Internationalisation involves the “incorporation of an international and intercultural dimension into the preparation, delivery and outcomes of a program of study” (Betty Leask, 2015). This means that internationalisation should be visible in the learning outcomes in the course guide, in your teaching activities and in the assessment. But how should you practically address this? In order to make internationalisation successful three aspects are important: these are English as a medium of instruction, intercultural competence and an international framework.
English as medium of instruction
Translating all your course material into English is often the first thing that teachers think of when they hear about internationalisation. But effective teaching in a second language requires a different methodology: for students learning in a second language there is a double-edged process going on. They need to understand and process the new (course) content whilst at the same time they need to understand and process the second language. Often we speak of a difference between understanding (the sequence of words) and comprehending (the deeper implications of the message). Therefore, you need to support your students’ learning. You can do this by providing a list with important keywords, using visual, sound or video material to support spoken text and by giving students enough time to read, think and answer questions. Let students write their own thoughts down first before asking for input for a group discussion!
In the international classroom the diversity in your student population becomes larger. There will be students from different parts of the world in your class who have had different previous educational experiences. For some students observing and listening may have been rewarded in their previous education, for others perhaps gaining high marks and being competitive. Some student may have been rewarded for learning a lot of theory by heart, and others for developing respect and gratitude for teachers or for fellow students who help them. As a teacher in higher education you will have your own (cultural) norms and values of how you would like your students to learn and act in your own classroom. Intercultural competence starts with a reflection on these norms and values. The second step is to realise that not all students will have had this experience and to acknowledge that are many ways to be a good student. Thirdly, you need to facilitate your students in developing new ways of learning that may be helpful to them in this new learning context.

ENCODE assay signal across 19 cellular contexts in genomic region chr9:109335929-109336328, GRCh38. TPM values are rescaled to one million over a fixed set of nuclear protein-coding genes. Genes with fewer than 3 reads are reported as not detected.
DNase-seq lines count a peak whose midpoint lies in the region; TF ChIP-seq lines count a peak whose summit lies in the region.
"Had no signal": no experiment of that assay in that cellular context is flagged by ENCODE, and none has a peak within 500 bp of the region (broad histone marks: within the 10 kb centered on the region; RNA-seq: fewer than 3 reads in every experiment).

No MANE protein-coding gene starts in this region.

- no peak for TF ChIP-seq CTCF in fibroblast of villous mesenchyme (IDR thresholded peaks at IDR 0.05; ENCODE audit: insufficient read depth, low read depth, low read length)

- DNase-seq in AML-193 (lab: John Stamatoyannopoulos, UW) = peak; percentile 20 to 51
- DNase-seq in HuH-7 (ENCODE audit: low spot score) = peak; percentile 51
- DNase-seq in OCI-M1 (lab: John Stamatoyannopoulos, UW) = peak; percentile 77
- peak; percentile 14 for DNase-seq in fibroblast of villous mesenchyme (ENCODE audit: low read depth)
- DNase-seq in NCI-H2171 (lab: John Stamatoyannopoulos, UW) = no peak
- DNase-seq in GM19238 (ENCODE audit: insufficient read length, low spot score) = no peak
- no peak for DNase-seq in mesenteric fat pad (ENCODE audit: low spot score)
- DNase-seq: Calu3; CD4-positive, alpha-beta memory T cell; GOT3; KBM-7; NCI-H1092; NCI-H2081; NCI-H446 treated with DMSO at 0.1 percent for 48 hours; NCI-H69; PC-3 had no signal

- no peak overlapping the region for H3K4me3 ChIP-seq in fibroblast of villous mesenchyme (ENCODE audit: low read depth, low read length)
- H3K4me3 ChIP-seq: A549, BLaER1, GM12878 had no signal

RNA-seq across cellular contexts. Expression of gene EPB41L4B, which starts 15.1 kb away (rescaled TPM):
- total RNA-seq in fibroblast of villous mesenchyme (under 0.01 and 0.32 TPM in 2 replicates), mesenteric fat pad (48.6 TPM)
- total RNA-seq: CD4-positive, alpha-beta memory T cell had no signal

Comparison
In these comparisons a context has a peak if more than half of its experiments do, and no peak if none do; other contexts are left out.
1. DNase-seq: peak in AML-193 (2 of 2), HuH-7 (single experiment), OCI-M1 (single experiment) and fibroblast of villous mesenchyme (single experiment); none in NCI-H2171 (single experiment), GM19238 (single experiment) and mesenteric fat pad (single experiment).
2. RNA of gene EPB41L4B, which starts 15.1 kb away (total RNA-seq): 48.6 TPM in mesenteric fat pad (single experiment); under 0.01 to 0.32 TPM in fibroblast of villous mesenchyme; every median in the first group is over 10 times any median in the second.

International students can often be puzzled by case studies or examples that they can’t relate or connect to. “That case in the (Dutch) newspaper that we have all read about last week” may not be the best start of your lecture in an international classroom. Some teachers prepare an overview from multiple perspectives but you can also ask your students to bring in their own cases and provide a general framework (For example, ‘How is town planning addressed in a country of your own choice?’). Another important aspect is the orientation of the literature that you use. Very often this is an Western orientation due to the dominance of English as the scientific language. It may be interesting to look at the perspective that you portray in your courses. Which relevant perspectives might be missing or might add more interest?
A successful path to internationalisation…
To come back to the quote by Betty Leask (2015): It should be clear from the course guide that the three aspects above are incorporated (and supported) throughout the course. In your teaching activities these need to be addressed and students can either be assessed on intercultural competence (depending on the fit with your discipline) or multiple perspectives to (parts of) the assignment could be encouraged in students’ assessment. Only by embedding these aspects into the curriculum can internationalisation be truly successful.
The Educational Consultancy and Professional Development group (Onderwijsadvies & Training) offers four courses related to the international classroom, these are: